If using the Word templates, you will note that some of them are in a “chronological” style, and others are “functional” résumé (and some could be either style). Which style should you use? Most employers prefer a chronological résumé. However, if you are changing directions, entering a new industry, or have a significant history (as many of us do at this stage of life), a functional résumé may be best.
ONE SIZE FITS ALL:
The pre-formatted templates will guide you, but regardless of your industry choice, there are some basic rules that apply to every résumé:
- List your work history in reverse chronological order, with your current or most recent job at the top of the stack. This rule applies regardless of whether you are preparing a “chronological résumé” or a “functional résumé.”
- If your early work history is no longer relevant, include only your more recent history (perhaps the past decade or two, at most). Title that section, “Relevant Work History,” or “Recent Professional Experience” to indicate it is limited.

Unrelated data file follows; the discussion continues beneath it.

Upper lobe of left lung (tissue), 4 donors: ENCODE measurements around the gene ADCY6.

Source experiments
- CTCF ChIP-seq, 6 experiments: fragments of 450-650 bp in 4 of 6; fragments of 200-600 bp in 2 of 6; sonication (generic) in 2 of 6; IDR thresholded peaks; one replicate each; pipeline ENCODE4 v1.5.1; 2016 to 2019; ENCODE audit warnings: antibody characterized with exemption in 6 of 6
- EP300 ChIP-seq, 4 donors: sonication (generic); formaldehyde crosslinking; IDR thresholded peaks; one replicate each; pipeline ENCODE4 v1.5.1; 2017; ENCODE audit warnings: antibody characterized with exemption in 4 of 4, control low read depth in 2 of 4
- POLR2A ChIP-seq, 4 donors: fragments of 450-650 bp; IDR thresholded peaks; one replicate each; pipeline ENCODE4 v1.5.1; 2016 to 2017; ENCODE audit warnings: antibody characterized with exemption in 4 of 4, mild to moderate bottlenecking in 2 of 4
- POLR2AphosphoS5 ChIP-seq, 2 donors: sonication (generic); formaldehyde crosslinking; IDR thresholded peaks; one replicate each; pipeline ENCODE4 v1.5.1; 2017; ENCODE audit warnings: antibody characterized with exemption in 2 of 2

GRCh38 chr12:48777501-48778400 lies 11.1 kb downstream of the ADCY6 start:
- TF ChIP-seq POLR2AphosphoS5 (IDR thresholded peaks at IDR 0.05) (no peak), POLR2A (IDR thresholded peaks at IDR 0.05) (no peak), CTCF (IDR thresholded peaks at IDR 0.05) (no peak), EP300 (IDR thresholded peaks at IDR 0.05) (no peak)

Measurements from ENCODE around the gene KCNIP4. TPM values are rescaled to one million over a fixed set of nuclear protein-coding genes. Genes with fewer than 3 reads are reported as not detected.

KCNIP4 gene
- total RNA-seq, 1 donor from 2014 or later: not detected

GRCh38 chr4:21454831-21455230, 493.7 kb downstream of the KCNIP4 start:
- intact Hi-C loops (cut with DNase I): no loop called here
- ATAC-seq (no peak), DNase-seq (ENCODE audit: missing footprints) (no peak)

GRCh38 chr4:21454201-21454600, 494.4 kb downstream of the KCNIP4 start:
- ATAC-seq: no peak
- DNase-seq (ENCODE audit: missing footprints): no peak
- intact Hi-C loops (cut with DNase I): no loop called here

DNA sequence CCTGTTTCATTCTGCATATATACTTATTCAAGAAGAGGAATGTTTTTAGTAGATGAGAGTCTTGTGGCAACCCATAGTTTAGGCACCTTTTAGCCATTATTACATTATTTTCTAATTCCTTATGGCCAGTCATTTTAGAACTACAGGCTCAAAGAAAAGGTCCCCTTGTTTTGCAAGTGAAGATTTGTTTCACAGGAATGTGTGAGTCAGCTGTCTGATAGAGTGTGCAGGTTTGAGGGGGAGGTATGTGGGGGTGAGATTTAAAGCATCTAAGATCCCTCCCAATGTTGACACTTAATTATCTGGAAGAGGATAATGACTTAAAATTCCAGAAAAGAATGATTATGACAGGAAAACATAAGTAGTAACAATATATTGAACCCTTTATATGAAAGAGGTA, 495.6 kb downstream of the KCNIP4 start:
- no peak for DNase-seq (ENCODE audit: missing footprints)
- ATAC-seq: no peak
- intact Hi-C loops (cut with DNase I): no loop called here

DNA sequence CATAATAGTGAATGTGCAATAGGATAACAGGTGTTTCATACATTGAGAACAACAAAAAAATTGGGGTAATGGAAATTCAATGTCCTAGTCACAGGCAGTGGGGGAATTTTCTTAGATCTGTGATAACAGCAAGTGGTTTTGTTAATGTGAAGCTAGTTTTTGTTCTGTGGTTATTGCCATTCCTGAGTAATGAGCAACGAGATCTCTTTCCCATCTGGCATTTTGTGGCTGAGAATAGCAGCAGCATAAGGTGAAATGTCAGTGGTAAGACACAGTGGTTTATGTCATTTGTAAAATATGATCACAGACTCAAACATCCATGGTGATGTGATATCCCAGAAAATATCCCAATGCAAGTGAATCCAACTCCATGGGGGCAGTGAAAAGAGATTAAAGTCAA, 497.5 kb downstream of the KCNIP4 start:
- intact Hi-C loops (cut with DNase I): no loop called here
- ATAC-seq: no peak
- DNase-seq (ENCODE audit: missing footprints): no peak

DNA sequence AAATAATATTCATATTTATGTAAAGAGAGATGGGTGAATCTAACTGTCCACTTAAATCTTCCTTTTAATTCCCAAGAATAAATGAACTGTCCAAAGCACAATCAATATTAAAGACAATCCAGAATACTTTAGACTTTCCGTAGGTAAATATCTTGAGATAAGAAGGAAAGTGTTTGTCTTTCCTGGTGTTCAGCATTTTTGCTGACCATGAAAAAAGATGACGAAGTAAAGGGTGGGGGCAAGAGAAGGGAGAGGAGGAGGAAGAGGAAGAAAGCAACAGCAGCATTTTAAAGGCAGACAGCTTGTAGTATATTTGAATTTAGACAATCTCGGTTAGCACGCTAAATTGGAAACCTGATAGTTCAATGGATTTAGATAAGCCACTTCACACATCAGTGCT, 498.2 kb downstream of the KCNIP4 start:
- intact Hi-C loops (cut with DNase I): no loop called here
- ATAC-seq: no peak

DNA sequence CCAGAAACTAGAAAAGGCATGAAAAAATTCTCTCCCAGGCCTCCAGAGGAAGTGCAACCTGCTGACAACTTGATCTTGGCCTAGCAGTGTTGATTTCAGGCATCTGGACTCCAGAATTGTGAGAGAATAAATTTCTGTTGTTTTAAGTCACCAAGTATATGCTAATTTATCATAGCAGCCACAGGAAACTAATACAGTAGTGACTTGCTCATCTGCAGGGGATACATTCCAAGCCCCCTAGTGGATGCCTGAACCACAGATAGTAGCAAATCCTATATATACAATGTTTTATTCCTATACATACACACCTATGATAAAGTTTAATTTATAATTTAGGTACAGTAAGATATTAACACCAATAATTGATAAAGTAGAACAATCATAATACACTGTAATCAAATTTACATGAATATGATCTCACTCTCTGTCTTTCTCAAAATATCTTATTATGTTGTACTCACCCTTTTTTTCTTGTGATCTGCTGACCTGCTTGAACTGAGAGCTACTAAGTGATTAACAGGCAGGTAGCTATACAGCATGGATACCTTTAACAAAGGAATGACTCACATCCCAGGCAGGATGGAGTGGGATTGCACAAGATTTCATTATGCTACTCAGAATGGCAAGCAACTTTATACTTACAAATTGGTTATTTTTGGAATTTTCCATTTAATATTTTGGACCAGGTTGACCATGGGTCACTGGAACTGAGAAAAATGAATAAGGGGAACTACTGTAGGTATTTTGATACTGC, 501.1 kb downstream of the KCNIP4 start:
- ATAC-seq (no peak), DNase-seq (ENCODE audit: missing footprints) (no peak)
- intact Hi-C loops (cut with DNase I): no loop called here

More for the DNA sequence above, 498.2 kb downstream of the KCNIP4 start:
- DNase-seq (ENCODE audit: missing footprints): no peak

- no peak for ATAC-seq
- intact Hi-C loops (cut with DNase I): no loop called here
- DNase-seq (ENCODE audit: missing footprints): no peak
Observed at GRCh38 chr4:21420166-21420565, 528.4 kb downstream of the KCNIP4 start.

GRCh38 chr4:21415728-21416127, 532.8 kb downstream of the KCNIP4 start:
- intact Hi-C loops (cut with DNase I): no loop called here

- If your early work history is relevant, narrow it down to its basics under a section titled “Prior Work History.” Then, simply list your job title, employer name, and years of employment in reverse chronological order: Receptionist, ABC Industry, 1975-1981.
- Do not include references, and do not say “References available upon request.” It is presumed that you will provide references, when needed.
- You may conclude the résumé with a quote from someone who provided a recommendation: “Ms. Doe is a consummate professional with whom I am always impressed. She will be a tremendous asset for any organization.” Tim Smith, VP of Corp.